Lawrence Orchards

Growing quality fruits

since 1921

 

George Lawrence, present owner with his wife, Vickie,

of Lawrence Orchards

History of the Orchard

In 1921 Dale Lawrence bought our present farm at a sheriff's sale. At that time the farm consisted of a large dairy barn and approximately 100 acres of general farm crops and pasture. The concept of milking cows for a living was short lived as in 1922 a tornado came through taking with it most of the barn. In the spring of 1923 Dale planted the first apple trees as well as a large strawberry acreage. Lawrence Orchards was born!
From 1921 until 1950 Dale and his wife, Mildred, increased the apple and peach acreage to almost 70 acres and the strawberry fields to nearly 15 acres. All of the crops were either sold directly from the field or stored in the 'common storage' for later sales to small mom and pop groceries.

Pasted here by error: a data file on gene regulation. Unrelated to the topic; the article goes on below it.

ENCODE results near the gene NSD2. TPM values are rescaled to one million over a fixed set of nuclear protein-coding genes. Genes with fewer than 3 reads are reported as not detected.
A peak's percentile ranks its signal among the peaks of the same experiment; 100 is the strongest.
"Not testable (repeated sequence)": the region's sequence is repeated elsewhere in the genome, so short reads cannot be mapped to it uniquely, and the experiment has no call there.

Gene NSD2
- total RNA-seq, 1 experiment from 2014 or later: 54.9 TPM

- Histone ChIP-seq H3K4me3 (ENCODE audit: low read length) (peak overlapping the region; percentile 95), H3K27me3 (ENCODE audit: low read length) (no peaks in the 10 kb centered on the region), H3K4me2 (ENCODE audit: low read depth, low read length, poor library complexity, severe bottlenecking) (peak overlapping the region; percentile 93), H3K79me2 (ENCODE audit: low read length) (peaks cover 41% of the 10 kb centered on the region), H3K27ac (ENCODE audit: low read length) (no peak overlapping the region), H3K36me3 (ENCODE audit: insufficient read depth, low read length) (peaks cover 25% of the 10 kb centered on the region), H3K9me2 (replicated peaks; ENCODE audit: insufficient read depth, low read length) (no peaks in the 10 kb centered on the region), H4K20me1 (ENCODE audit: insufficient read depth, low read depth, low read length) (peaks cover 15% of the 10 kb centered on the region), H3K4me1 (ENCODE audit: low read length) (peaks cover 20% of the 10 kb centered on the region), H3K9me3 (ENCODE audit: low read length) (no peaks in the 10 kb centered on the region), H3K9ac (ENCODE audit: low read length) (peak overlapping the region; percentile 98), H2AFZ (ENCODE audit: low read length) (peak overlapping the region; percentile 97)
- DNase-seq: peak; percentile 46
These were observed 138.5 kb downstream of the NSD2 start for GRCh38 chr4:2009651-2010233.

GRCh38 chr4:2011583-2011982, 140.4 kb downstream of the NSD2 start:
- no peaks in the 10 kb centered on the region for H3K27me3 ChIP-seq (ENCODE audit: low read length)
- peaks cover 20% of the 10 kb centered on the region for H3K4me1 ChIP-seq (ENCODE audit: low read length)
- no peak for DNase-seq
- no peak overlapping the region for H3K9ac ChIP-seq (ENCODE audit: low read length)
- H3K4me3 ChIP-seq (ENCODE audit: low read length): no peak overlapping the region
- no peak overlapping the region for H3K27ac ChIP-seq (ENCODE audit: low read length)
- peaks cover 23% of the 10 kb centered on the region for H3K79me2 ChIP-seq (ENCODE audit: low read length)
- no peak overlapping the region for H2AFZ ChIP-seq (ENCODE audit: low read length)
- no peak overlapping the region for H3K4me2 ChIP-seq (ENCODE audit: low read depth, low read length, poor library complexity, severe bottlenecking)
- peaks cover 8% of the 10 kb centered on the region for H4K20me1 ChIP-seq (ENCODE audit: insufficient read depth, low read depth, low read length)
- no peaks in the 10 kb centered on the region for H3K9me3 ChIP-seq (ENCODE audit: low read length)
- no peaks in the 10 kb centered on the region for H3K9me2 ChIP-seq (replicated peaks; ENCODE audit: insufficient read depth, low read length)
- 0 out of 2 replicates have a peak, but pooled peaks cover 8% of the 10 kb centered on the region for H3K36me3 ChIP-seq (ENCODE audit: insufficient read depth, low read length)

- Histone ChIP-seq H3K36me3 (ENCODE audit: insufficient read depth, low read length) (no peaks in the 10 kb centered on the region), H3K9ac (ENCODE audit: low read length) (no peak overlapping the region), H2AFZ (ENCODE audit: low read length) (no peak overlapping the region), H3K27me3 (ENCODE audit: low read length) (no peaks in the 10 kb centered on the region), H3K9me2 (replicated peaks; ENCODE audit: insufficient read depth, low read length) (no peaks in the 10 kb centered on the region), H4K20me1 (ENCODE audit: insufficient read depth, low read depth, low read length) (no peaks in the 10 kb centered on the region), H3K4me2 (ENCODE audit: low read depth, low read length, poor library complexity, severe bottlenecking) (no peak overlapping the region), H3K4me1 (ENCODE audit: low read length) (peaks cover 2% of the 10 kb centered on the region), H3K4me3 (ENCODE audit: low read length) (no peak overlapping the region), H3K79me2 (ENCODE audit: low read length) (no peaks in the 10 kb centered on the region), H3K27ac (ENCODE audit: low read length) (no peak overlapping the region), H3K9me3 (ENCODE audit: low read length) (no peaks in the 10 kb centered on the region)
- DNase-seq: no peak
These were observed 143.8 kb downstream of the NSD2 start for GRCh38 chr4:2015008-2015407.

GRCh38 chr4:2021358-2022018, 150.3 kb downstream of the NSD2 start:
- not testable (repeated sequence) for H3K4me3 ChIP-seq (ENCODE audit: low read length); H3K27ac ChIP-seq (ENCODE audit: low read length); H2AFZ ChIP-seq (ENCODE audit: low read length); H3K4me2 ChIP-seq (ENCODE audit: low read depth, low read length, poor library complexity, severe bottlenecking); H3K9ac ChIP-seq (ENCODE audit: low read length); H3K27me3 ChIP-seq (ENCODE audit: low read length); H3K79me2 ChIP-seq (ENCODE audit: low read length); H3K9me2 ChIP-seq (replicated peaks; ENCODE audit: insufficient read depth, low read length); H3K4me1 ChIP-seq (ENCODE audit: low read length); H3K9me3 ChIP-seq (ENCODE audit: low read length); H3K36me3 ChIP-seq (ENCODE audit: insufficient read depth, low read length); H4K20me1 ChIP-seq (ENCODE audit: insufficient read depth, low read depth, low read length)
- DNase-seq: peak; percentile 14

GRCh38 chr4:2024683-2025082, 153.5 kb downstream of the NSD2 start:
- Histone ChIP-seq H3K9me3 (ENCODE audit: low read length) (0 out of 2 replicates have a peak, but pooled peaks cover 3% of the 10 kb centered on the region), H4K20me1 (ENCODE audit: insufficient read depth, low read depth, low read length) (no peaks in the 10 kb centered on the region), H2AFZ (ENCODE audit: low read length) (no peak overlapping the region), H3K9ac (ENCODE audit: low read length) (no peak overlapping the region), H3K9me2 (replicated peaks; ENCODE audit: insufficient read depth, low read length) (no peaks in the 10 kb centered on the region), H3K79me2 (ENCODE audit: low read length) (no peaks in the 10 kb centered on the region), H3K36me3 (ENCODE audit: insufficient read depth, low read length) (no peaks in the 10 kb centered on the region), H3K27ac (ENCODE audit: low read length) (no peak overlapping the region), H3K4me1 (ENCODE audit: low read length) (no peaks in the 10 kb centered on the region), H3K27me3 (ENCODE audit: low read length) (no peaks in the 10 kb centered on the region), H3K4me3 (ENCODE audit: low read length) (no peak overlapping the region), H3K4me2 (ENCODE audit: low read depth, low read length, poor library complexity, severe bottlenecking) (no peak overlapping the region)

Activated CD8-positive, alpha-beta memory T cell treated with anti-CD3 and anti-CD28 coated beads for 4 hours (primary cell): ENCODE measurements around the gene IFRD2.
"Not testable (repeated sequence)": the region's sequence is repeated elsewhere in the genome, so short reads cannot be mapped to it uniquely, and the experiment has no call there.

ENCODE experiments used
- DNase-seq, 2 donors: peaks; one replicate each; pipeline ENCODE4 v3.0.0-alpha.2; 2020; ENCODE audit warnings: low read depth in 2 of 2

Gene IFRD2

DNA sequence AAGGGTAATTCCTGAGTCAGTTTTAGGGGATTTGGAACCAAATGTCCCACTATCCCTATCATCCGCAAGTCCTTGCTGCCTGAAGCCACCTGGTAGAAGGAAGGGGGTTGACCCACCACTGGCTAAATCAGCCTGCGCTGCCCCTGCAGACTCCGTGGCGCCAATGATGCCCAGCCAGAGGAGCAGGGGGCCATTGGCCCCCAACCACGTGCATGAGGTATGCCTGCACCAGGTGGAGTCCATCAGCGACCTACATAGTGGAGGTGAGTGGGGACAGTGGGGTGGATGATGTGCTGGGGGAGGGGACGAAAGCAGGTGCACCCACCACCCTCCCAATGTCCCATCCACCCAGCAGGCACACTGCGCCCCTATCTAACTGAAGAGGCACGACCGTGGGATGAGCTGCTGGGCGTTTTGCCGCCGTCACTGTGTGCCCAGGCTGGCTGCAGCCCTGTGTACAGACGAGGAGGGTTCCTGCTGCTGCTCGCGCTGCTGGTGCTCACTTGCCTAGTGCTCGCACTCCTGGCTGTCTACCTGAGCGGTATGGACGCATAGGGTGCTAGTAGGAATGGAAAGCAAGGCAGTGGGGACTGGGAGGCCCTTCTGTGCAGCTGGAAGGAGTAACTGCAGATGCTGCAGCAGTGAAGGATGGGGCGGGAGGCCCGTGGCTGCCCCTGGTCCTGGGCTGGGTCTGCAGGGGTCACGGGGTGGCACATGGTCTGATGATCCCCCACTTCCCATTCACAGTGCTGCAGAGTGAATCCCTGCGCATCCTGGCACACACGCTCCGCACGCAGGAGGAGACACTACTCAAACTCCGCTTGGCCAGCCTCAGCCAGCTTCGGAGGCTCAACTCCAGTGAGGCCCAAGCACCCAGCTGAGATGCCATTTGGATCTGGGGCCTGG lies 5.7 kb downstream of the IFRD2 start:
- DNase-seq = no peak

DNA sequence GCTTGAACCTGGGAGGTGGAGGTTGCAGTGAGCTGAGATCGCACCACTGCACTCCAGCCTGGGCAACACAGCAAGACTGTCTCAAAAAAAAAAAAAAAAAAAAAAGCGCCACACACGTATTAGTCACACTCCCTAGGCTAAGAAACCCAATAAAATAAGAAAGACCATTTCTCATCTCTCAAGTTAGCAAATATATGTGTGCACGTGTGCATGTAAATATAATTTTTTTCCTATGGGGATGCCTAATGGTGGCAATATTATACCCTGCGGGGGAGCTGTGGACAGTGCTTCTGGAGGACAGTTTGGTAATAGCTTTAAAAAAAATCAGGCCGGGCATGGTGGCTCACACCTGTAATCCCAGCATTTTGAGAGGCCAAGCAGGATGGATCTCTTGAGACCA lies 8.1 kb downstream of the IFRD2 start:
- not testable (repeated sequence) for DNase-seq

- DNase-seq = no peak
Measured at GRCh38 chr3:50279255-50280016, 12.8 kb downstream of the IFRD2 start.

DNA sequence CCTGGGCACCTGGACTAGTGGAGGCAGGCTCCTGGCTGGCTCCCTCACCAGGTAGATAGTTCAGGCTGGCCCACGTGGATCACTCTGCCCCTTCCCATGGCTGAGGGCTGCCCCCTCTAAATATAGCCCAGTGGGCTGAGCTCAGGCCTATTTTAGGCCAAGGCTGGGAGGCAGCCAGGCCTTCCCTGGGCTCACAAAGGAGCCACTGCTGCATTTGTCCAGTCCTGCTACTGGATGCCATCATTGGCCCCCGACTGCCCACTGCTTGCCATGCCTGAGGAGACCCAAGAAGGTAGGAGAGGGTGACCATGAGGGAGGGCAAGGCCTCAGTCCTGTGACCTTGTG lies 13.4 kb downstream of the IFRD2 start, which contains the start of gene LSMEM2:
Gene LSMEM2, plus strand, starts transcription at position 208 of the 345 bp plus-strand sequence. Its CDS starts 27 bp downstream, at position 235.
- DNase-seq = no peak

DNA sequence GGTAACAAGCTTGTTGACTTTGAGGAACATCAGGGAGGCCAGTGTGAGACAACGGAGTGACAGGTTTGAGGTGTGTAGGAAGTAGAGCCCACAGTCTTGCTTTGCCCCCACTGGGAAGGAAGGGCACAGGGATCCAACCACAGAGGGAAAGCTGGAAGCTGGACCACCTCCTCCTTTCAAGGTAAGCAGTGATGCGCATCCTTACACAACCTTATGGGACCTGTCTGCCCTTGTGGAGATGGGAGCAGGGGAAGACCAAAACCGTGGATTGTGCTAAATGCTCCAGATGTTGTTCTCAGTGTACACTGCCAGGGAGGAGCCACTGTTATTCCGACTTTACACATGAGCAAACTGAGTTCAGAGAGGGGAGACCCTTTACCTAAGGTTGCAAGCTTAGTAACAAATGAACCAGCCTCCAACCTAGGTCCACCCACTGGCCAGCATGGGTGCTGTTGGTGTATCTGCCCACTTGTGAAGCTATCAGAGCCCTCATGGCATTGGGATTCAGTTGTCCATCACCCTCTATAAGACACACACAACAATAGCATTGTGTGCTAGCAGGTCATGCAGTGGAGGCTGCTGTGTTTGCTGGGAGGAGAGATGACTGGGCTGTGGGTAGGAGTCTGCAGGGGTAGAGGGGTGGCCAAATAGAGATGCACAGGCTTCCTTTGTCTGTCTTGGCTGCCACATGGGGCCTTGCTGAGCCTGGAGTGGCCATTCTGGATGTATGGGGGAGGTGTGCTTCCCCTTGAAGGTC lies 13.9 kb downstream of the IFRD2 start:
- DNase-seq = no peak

Shortly after his service in WWII John Lawrence and his wife, Dorothy, bought the orchards from his Uncle Dale. To satisfy the needs of marketing such large crops, John worked with other Ohio orchardists to form Fruit Growers Marketing Cooperative, which allowed access to the newly forming "super"market chains. With the help of his wife he began an on-farm market to sell directly to consumers.
In 1980, George Lawrence graduated from the Ohio State University and began working in partnership with his father. George and his wife, Vickie, brought more diversification to the farm with newer varietal plantings and new marketing plans. Applefest began in 1984 with about 200 people attending. Last year nearly 5000 enjoyed the orchard's primary festival.
Presently the orchard consists of approximately 1000 apple, peach, and plum trees. There is also a horseradish plot, seedless grape vineyard, and fields for vegetable crops.
Recognizing that we are all to be good stewards of what God has gifted, we utilize an integrated pest management system and sustainable agricultural practices throughout the orchard. This lowers chemical inputs to the lowest possible level and causes the lowest possible impact on our environment.